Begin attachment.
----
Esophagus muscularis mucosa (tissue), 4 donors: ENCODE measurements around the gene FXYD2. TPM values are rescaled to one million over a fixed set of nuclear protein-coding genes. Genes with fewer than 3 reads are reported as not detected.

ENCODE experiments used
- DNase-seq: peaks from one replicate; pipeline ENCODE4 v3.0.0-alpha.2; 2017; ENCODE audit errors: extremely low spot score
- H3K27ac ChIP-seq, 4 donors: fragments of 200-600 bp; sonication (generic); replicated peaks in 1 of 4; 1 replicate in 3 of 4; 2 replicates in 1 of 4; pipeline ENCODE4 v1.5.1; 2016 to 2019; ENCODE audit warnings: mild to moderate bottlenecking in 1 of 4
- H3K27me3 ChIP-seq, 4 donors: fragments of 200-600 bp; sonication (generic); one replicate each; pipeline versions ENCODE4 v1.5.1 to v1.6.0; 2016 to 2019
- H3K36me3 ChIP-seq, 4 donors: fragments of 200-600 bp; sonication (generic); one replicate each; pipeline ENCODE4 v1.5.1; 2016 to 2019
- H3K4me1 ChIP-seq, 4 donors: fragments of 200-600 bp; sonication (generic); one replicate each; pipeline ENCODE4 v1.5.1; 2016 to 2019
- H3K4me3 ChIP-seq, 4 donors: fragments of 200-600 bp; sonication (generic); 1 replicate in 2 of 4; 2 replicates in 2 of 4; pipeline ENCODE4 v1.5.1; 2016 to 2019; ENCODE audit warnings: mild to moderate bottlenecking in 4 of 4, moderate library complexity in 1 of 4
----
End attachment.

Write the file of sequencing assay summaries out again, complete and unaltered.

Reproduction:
Esophagus muscularis mucosa (tissue), 4 donors: ENCODE measurements around the gene FXYD2. TPM values are rescaled to one million over a fixed set of nuclear protein-coding genes. Genes with fewer than 3 reads are reported as not detected.

ENCODE experiments used
- DNase-seq: peaks from one replicate; pipeline ENCODE4 v3.0.0-alpha.2; 2017; ENCODE audit errors: extremely low spot score
- H3K27ac ChIP-seq, 4 donors: fragments of 200-600 bp; sonication (generic); replicated peaks in 1 of 4; 1 replicate in 3 of 4; 2 replicates in 1 of 4; pipeline ENCODE4 v1.5.1; 2016 to 2019; ENCODE audit warnings: mild to moderate bottlenecking in 1 of 4
- H3K27me3 ChIP-seq, 4 donors: fragments of 200-600 bp; sonication (generic); one replicate each; pipeline versions ENCODE4 v1.5.1 to v1.6.0; 2016 to 2019
- H3K36me3 ChIP-seq, 4 donors: fragments of 200-600 bp; sonication (generic); one replicate each; pipeline ENCODE4 v1.5.1; 2016 to 2019
- H3K4me1 ChIP-seq, 4 donors: fragments of 200-600 bp; sonication (generic); one replicate each; pipeline ENCODE4 v1.5.1; 2016 to 2019
- H3K4me3 ChIP-seq, 4 donors: fragments of 200-600 bp; sonication (generic); 1 replicate in 2 of 4; 2 replicates in 2 of 4; pipeline ENCODE4 v1.5.1; 2016 to 2019; ENCODE audit warnings: mild to moderate bottlenecking in 4 of 4, moderate library complexity in 1 of 4